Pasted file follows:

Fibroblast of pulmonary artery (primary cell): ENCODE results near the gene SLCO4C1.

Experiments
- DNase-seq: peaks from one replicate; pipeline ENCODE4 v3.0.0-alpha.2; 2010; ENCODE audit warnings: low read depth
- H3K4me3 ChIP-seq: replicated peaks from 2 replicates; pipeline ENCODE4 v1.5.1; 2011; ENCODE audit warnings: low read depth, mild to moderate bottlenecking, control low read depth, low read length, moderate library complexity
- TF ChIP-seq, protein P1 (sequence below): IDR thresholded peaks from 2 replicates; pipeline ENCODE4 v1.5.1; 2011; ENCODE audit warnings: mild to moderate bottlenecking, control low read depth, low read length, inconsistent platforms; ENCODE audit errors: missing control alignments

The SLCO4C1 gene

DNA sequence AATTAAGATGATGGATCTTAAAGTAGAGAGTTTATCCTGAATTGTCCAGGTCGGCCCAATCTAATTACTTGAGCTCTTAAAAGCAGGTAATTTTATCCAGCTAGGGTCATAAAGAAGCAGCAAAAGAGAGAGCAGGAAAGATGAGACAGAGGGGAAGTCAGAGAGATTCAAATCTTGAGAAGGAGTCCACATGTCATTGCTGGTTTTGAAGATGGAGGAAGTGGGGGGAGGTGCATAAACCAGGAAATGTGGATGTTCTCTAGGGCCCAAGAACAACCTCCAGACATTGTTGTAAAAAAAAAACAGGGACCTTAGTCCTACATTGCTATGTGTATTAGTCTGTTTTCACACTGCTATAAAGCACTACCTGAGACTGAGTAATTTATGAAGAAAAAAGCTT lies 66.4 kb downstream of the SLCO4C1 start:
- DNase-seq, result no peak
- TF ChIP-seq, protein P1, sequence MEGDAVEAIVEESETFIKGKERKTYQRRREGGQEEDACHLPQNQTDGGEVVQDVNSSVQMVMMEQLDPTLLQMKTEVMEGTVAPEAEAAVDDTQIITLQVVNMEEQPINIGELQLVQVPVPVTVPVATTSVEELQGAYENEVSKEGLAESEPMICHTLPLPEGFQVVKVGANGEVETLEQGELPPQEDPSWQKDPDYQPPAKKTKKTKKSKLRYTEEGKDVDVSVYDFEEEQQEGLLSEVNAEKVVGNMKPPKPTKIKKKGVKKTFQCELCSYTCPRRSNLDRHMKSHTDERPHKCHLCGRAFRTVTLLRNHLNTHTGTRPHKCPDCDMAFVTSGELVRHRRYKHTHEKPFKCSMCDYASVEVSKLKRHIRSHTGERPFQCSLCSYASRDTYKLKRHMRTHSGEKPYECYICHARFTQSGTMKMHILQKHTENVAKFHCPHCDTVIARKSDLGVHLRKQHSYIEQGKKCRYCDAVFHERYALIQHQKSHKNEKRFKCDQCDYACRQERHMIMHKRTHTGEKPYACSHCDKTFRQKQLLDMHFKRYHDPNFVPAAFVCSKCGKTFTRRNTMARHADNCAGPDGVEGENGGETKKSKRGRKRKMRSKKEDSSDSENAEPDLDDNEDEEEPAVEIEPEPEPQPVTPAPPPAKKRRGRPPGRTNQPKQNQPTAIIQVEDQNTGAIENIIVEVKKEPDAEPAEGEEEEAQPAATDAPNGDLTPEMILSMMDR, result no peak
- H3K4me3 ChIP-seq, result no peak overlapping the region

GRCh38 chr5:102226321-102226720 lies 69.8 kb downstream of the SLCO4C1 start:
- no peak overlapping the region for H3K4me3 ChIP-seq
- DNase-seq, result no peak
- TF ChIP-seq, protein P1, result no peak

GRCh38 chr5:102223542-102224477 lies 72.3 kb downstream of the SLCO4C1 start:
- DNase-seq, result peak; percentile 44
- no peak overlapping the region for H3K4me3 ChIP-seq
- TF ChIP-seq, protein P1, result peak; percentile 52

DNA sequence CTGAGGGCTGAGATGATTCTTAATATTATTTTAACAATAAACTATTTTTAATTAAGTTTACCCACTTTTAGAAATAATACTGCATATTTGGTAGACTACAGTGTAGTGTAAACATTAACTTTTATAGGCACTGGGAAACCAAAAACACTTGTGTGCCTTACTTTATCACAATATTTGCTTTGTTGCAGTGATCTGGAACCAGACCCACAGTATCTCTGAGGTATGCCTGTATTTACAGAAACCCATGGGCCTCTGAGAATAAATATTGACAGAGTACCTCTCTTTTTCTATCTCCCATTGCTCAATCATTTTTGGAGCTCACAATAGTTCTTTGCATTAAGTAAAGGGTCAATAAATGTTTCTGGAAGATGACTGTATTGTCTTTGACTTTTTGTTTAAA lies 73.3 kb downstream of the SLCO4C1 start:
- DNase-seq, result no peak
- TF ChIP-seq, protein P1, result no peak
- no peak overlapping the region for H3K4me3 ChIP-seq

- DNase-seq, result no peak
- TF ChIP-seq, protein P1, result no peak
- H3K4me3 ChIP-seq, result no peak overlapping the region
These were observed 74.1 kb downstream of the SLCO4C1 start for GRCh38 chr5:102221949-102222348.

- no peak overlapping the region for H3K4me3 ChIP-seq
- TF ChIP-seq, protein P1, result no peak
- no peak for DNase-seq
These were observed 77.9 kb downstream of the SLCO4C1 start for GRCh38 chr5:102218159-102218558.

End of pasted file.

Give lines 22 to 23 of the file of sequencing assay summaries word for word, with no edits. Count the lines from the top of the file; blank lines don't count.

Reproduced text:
- no peak overlapping the region for H3K4me3 ChIP-seq

- DNase-seq, result no peak